George and Lennie's Dream Chapter 1 and 2 (Page 14)
We're gonna have a little house and a couple of acres an' a cow and some pigs and-
An' live off the fatta the lan'. An' have rabbits.
George and Candy's Conversation Chapter 3 and 4 (Page 61)
I ought to of shot that dog myself, George. I shouldn't ought to of let no stranger shoot my dog.
Curley's Wife Finds Lennie in the Barn Chapter 5 (Page 87)
Well, I ain't supposed to. George's scared I'll get in trouble.
I get lonely. You can talk to people, but I can't talk to nobody but Curley. Else he gets mad. How'd you like not to talk to anybody?
George and Lennie set up camp and have a conversation about their dream of owning land and animals. While they talk, a snake glides through the water. George and Lennie's dream symbolizes the "American Dream" because of their hope to provide for themselves instead of relying on others. The snake symbolizes negativity and is associated with evil. Furthermore, it foreshadows that George and Lennie will not accomplish their dream . Therefore, the theme is that the "American Dream" is almost impossible to accomplish for the average person because of challenges along the way.
George Finds and Comforts Lennie Chapter 6 (Page 103)
I done another bad thing.
Candy admits to George that he should have been the one to kill his dog instead of Carlson. He figured that even though his dog did not deserve to die, letting it live would torture it more. Candy and his old dog foreshadow the fate of Lennie and George. George like Candy does not want to kill his loyal companion. However, he also knows that everyone wants him dead. Like the old dog, Lennie unintentionally causes problems. George feels that he should be the one to kill Lennie just as Candy felt about his dog. The theme revealed is that sometimes living things should be put out of their misery before they suffer more.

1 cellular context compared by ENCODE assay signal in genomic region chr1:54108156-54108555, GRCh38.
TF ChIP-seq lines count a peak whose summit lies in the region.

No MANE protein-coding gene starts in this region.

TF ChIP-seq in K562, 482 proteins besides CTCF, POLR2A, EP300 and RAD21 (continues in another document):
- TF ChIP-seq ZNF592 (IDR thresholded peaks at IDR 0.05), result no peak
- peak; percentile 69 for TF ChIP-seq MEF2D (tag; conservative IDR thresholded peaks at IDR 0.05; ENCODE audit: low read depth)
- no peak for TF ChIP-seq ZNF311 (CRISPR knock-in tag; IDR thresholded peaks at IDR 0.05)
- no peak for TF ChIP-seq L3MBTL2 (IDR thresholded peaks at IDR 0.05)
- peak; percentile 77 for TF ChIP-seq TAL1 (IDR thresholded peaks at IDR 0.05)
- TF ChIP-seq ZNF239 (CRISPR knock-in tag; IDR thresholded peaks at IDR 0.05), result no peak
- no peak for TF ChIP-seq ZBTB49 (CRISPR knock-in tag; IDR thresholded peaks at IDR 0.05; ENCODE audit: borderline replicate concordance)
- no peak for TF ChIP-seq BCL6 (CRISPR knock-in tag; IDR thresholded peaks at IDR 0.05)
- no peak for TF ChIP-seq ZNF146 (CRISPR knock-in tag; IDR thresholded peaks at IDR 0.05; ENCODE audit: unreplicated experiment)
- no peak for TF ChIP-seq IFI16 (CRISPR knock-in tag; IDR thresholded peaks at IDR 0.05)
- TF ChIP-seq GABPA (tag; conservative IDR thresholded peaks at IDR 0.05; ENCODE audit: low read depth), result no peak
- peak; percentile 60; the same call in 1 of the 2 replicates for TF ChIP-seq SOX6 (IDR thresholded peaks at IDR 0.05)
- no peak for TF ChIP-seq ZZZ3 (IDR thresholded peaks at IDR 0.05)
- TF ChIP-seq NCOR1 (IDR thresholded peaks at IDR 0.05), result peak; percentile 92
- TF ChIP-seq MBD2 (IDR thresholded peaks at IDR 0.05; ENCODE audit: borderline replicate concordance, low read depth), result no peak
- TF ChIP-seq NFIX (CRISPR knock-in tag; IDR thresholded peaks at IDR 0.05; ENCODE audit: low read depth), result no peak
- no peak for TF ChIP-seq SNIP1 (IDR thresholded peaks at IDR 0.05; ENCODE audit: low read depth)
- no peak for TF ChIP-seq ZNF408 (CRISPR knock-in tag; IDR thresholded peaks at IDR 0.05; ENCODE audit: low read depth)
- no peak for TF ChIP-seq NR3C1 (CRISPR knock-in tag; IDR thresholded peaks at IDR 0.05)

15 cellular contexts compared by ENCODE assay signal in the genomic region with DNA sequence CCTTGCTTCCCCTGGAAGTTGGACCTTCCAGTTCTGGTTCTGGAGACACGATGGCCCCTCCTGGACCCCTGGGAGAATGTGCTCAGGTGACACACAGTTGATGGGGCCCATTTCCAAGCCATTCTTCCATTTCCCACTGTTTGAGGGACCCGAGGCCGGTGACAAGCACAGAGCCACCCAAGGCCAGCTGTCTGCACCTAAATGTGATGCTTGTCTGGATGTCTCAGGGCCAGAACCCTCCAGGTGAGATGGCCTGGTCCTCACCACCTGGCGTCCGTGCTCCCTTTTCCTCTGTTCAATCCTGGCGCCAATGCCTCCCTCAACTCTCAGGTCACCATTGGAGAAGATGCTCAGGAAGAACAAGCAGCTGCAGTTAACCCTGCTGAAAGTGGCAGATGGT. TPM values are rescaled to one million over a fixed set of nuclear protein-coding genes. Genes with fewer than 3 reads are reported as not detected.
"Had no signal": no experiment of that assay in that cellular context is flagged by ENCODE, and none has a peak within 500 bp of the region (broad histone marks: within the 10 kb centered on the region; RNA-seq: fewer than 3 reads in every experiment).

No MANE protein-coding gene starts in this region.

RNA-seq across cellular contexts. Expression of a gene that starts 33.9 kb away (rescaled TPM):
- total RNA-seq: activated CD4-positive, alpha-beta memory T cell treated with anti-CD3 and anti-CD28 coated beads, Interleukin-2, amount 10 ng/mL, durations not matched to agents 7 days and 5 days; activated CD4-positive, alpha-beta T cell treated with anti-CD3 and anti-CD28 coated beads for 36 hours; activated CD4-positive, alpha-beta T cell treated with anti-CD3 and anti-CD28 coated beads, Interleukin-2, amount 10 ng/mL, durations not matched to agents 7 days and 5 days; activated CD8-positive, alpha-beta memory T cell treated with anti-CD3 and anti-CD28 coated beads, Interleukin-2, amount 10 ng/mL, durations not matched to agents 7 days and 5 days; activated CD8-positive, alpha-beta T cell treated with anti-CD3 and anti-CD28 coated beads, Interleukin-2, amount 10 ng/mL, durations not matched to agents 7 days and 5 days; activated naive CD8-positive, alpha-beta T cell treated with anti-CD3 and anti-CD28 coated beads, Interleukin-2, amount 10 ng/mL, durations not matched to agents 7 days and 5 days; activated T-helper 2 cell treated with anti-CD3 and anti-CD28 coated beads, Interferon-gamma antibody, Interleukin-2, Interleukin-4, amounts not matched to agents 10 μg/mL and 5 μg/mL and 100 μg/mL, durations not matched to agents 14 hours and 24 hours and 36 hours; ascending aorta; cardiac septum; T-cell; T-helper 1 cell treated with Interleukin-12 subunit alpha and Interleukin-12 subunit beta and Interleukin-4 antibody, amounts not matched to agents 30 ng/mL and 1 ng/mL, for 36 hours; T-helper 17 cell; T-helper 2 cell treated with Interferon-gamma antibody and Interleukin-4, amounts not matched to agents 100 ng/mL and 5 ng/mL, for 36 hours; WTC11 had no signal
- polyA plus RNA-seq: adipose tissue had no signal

Curley's wife walks into the barn and starts talking to Lennie. Before she came in, Lennie accidentally killed his puppy and therefore does not want to talk to Curley's wife in fear in getting into more trouble with George. Loneliness can cause people to open up to anyone that will listen. Curley's wife does just that when she tells Lennie about her ruined dreams. The dead puppy foreshadows the accidental death of Curley's wife in the near future. In short, the theme is that loneliness can impact the decisions you make. At desperate times, you may trust someone that you necessarily should not. This decision could haunt you for the rest of your life.
A heron kills and eats a snake that is gliding through the Salinas River. Later, George finds Lennie by the river looking very upset. As a result, George tries to comfort him. Lennie finally understands how his destructive actions have prevented him and George from accomplishing their dream. The heron and the snake are foreshadowing the death of Lennie. Both Lennie and the snake wreak havoc on all those they meet, even if it is not intentional. Similarly, George and the heron are both killers. The theme is that making decisions without thinking first can lead to the destruction of your life and dreams.